Apted has followed a group of children since they were seven. The first documentaries were shown in 1964, and has gone back to them every seven years ever since. They are among the most important documentaries ever shown in Britain. I remember our class spending an entire double English lesson talking about 21 Up in 1977 or 1978 because it was all we (and the teacher) could talk about.
Jonathan Freedland writes about the series in today Guardian:
Granada's intention in 1964 was to make a polemic about class, to show that the course of Britons' lives was determined by their backgrounds. So it showed posh boys at prep school who, aged seven, could confidently name the Oxbridge college they planned to attend - and working-class girls discussing what they would do if they had a lot of money, "like two pounds".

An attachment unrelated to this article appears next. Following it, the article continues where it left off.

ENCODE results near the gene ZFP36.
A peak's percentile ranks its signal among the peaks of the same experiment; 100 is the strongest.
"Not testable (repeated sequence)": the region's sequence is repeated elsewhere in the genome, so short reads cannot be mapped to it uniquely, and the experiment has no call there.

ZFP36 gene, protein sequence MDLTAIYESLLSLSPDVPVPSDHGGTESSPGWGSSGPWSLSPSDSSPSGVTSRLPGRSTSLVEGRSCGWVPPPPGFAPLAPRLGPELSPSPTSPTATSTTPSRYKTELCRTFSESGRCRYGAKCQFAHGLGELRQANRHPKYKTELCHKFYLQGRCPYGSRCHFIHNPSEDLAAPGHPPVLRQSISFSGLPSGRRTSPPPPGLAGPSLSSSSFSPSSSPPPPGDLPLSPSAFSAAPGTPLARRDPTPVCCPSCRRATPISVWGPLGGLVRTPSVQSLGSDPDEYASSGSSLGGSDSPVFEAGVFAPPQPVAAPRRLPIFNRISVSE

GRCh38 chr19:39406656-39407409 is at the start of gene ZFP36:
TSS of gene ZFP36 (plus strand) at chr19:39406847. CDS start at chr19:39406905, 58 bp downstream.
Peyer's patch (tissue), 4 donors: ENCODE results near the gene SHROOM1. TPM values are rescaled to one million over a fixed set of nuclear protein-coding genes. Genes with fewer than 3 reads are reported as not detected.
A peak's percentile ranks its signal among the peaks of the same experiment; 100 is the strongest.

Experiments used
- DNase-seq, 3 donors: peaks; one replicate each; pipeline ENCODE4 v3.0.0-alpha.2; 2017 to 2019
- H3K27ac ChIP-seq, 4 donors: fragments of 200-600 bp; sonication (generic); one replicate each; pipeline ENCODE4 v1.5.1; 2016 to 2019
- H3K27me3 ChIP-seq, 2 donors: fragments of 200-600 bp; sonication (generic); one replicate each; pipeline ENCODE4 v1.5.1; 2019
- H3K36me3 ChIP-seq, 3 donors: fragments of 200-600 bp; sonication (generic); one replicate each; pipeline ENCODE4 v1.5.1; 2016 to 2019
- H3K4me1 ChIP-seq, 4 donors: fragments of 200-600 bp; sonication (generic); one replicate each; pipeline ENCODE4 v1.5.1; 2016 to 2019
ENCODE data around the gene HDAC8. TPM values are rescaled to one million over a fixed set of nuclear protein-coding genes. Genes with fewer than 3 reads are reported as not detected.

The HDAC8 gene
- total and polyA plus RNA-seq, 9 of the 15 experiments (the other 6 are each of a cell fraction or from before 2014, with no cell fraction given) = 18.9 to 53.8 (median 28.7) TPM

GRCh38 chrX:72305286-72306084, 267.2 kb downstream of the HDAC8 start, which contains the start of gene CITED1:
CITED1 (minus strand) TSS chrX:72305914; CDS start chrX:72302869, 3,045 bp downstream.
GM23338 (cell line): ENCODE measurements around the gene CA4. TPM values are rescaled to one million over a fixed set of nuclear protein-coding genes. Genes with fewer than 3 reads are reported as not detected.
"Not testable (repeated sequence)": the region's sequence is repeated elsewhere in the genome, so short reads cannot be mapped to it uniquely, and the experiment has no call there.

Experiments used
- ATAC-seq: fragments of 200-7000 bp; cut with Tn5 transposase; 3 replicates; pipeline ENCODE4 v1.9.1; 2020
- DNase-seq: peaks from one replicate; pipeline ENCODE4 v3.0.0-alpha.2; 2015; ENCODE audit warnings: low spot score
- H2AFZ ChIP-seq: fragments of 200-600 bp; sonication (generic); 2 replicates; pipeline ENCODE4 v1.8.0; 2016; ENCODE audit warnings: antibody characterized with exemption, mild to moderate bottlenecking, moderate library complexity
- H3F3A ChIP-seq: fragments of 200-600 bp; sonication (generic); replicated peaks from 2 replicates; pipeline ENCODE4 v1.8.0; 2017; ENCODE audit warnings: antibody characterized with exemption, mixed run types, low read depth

But Britain was to surprise the film-makers. They had divided the nation into toffs and cockney sparrows - and all but forgotten the middle class in between. And yet central to the story of British life over the next four decades would be the huge expansion of the middle class.
Social shifts are visible too. When Simon was born, he recalled at age 21, an "illegitimate child was something whispered about". Now, among this group, there are countless children and grandchildren born outside marriage and no one seems to notice.